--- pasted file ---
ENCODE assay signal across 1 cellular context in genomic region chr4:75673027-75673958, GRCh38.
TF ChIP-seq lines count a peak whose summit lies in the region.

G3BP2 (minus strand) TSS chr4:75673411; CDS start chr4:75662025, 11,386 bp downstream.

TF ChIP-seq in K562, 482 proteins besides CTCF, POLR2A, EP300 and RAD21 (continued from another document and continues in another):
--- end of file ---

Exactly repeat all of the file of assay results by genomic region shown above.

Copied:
ENCODE assay signal across 1 cellular context in genomic region chr4:75673027-75673958, GRCh38.
TF ChIP-seq lines count a peak whose summit lies in the region.

G3BP2 (minus strand) TSS chr4:75673411; CDS start chr4:75662025, 11,386 bp downstream.

TF ChIP-seq in K562, 482 proteins besides CTCF, POLR2A, EP300 and RAD21 (continued from another document and continues in another):